in microbiology at Michigan State Uni-
versity, says the Medical School's atti-
tude toward him is bewildering.
Stone explains, "I was sabotaged.
They tell me I did something wrong but
won't let me defend myself, defend what

ues'U
I did. I wouldn't acknowledge that I was
sick and that they were helping me so
they called me paranoid. They say I'm
so paranoid I don'teven know they're
trying to help me."
CORRESPONDENCE regarding Stone
written by the Medical School faculty
between 1968 and 1973 indicates Stone
successfully completed his first three
years but apparently suffered a nervous
breakdown that impaired his perform-
ance on the general medicine rotation at
Ann Arbor's St. Joseph Mercy Hospital
in -late 1971.
The letters report that Stone's poor
performance led to exams by University
psychiatrists, at the Medical School
Promotion Board's suggestion. Those
exams revealed Stone apparently couldn't
See FORMER, Page 8

Stone

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Prosecutors
never inic
By AP and UPI etched on tape, "which showed
The Watergate Special him to be a participant in the
Prosecution Force (WSPF) cover-up," the report said.
said yesterday that it elect-
ed not to seek an indict- THE UNSIGNED report - for
.ssale for $2.65-summarizes the
ment against former Presi- work of Special Prosecutors
dent Nixon for fear of trig- Archibald Cox, Leon Jaworski,
gering a constitutional Henry Ruth and their staffs
crisis that would have im- since the office was set up some
peded impeachment. 28 months ago. The office com-
piled a record of five dozen con-
Once Nixon resig ed, ac- victions, including those of many
cording to the firs public high government officials.
report of the prosecutors, Ruth leaves today to join the
reoro he rosennctrs' Urban Institute and will be suc-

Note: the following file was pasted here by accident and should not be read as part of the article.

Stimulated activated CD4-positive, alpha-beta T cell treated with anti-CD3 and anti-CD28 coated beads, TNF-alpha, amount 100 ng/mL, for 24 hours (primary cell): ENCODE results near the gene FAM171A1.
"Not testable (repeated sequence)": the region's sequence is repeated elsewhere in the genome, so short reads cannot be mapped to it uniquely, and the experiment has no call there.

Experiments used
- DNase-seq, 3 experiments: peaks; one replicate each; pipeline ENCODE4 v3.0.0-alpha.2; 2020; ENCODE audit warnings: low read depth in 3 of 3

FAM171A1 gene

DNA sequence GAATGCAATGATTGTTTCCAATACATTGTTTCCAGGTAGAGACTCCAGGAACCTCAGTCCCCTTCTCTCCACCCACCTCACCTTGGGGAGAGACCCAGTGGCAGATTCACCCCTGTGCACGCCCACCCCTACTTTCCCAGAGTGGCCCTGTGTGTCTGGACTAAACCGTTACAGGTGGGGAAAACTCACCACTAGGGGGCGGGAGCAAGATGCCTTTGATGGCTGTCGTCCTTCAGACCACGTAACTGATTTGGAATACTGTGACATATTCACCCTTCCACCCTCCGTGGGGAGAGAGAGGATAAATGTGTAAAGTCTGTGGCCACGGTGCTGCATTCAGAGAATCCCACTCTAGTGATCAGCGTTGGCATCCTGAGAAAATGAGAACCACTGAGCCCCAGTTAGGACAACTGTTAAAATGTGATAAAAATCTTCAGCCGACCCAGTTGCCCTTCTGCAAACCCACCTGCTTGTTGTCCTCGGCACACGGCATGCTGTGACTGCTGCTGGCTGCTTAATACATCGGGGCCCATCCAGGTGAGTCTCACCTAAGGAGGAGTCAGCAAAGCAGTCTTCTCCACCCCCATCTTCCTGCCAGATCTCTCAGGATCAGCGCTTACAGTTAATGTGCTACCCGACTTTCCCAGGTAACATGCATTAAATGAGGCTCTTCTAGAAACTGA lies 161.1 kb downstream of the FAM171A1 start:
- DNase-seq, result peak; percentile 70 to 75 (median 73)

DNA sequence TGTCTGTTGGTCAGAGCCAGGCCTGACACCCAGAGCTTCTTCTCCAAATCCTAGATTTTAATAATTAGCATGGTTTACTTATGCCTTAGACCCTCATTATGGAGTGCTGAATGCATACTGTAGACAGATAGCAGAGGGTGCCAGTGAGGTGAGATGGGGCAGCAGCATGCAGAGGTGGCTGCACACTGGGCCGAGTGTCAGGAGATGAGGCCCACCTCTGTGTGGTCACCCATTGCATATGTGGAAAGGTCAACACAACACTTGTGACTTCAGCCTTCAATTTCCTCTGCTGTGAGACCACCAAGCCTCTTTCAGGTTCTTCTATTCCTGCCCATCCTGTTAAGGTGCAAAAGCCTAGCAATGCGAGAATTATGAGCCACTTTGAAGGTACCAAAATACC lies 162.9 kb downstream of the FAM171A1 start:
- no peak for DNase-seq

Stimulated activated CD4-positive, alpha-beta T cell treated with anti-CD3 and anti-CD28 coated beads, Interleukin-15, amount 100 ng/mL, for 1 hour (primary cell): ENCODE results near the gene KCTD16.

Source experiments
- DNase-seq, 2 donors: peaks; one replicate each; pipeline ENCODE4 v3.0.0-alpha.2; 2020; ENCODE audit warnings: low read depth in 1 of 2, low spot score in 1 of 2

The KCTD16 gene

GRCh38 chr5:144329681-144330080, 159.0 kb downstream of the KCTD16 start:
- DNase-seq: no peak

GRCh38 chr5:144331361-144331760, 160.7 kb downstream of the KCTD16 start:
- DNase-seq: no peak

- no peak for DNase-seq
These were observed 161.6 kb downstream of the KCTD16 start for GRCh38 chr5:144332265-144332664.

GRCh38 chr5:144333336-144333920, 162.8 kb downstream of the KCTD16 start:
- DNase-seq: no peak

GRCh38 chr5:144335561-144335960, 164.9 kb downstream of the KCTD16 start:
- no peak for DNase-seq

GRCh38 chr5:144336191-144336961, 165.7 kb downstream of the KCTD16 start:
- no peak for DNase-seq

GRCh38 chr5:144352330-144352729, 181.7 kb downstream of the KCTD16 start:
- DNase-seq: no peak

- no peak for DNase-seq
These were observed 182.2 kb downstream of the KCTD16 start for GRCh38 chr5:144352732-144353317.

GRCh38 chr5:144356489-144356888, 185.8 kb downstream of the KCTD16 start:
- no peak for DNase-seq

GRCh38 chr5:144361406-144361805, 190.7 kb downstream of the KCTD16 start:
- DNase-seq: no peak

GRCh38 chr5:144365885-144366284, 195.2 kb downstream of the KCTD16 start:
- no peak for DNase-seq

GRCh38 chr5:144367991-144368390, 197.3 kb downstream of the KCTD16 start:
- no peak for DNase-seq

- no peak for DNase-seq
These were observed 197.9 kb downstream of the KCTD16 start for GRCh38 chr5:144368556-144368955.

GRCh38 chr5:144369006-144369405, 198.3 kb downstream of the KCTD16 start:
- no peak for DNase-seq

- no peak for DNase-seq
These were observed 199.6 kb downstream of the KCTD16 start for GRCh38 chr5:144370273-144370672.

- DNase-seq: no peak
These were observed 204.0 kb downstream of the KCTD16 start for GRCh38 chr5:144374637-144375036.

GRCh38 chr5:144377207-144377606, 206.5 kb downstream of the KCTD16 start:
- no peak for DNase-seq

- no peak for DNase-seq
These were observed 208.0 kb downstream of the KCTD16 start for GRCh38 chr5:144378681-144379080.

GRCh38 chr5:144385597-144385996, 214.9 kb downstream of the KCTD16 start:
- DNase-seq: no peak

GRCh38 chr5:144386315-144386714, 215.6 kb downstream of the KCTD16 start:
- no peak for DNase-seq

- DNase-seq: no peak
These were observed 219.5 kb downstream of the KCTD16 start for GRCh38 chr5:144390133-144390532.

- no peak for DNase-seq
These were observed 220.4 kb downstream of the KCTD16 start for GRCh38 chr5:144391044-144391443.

work, his criminal indict- ceeded by Charles Ruff, a staff
ment virtually was assured attorney who will handle the
- then President Ford f e w remaining investigations
pardoned Nixon for all and appeals on a part-time bas-
crimes committed during is. Thus far, the report said,
Watergate investigations have
his presidency. cost more than $5.5 million.
THE NEARLY 300-page re-
port, issued on the eve of the
departure of the third man to
hold the special prosecutor's job,
broke little new ground in the **.*.=......>:
massive political scandal that "" '"'-~ .-'":.;
rocked the nation and drove..........~~
Nixon from office in disgrace 14
months ago.
But it proclaimed publicly for
the first time the belief of the
WSPF that Nixon was involved
in a criminal conspiracy suffi-
cient to warrant prosecution.
It was Nixon's own words,

tell
was

I Ied

Among the mysteries left un-
solved are who caused the in-
famous 18% minute gap on a
crucial Watergate tape, and
whether the Nixon White House
deliberately tampered w i t h
transcripts provided for the im-
peachment inquiry. The report
said criminal responsibility was
impossible to prove.
CALLING Watergate the "in-
sidious climax" to years of
growing governmental abuse of
power, t h e report urged a
strengthening of laws to guard
against future crises-including
a constitutional amendment to
clarify when a president may
be prosecuted.
In an interview, Ruth said
there was "never a firm deci-
See PROSECUTION, Page 2

Kissinger ignores subpoena

WASHINGTON (AP) - Secretary of State
Henry Kissinger failed yesterday to respond
to a House Intelligence Committee sub-
poena for a memorandum by a State De-